Researchers at Baylor College of Medicine are studying chest-strap monitoring technology that tracks heart rate and respiration for its potential to track symptoms in cocaine users.
Dr. Jin Ho Yoon, in a study funded by the National Institutes of Health, is studying whether the Zephyr BioHarness can detect whether a recovering user has had a relapse, reports MobiHealthNews. He presented his findings at the recent American Telemedicine Association annual conference.
The monitoring technology has long been used to track the fitness of athletes and the progression of labor during childbirth.
In a 30-minute test, Yoon used two groups of participants who had been addicted to cocaine--one given low-dosage intravenous cocaine in standard hospital beds, while a control group was given saline solution. The harness detected a sharp increase in heart rate among the cocaine group for the first 10 minutes after exposure and a rate higher than the control group for the entire test. There were similar elevations in respiration rate.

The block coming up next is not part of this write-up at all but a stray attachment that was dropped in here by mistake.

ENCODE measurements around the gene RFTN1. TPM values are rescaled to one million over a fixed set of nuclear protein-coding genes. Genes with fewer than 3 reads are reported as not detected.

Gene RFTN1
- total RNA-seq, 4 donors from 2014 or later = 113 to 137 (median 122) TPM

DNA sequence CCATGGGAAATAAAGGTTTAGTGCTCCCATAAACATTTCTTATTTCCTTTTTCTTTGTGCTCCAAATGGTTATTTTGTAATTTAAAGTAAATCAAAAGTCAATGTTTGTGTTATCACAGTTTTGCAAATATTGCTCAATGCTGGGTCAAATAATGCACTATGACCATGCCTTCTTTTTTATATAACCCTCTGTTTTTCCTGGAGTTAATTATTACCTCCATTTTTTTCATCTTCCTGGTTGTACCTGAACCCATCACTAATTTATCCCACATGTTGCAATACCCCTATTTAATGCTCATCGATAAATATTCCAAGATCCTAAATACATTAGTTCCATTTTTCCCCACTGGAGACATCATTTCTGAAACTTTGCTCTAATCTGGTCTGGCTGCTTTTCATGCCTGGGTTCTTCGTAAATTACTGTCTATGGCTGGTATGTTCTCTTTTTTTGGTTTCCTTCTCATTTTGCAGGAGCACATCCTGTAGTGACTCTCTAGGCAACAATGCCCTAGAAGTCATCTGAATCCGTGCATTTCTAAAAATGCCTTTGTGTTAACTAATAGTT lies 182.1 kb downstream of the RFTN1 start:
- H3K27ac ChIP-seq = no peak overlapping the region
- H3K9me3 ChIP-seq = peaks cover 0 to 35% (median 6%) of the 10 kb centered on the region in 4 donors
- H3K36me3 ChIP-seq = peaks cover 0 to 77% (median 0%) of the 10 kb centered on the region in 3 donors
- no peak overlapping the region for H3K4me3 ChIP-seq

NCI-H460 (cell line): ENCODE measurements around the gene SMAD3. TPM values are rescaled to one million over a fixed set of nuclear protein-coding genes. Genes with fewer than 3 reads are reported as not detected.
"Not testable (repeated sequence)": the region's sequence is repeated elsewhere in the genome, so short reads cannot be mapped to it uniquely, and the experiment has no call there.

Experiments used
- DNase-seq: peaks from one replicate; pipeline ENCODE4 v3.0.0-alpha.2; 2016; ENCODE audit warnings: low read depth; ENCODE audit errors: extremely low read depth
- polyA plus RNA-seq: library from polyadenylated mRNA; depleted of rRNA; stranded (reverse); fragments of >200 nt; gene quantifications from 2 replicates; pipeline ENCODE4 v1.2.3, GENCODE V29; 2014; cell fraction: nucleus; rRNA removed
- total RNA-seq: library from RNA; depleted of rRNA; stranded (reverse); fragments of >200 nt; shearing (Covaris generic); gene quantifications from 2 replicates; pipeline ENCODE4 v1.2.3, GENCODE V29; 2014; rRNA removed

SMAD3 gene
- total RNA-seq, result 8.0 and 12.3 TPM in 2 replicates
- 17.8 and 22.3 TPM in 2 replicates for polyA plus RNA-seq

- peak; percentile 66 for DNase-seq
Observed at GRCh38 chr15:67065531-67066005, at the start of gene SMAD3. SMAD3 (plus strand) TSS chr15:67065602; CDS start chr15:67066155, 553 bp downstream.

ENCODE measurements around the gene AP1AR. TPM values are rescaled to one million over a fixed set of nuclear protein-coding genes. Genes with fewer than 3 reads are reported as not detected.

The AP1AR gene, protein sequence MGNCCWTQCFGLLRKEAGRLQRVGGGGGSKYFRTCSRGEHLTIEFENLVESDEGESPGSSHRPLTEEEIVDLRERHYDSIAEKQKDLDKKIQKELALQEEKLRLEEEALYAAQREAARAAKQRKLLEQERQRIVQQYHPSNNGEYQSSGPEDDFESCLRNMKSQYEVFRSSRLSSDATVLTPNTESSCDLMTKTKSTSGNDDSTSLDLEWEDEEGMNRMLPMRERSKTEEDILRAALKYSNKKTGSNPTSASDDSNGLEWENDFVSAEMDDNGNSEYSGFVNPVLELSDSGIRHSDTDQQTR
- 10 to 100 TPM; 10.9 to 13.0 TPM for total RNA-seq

The BioHarness also was compared with standard hospital monitors every five minutes and provided more detailed information, Yoon said. With its lower cost and ability to be used outside the hospital, it holds the potential to help discharged patients--if the battery life could be improved. With only a one-day battery life, recovering addicts could easily avoid detection by claiming a dead battery--further pointing out the need for them to be motivated to quit.
In the future, Yoon wants to study whether the technology can be used to treat obesity and to help people stop smoking.
The University of Massachusetts Medical School have combined intelligence, smartphone programming, biosensors and Wi-Fi to develop the iHeal, a wristband that detects physiological changes associated with drug cravings, reports PsychCentral. It monitors factors such as changes in the electrical activity of the skin, body motion, skin temperature and heart rate. It's paired with smartphone software designed to provide patient-specific interventions based on the patient's stress level, cravings and activities at the time. A study published at Journal of Medical Toxicology found data-security issues still to be worked out, as well the need for a more robust and less-stigmatizing model.
With the massive growth in sensor technology, close to 5 million disposable wireless Medical Body Area Network (MBAN) sensors are expected to be sold in the next five years, , according to market intelligence company ABI Research.
Among their many uses, they're being tested as a means to detect and treat cancer, to prevent pressure sores in wheelchair users and to prevent diabetic foot amputations.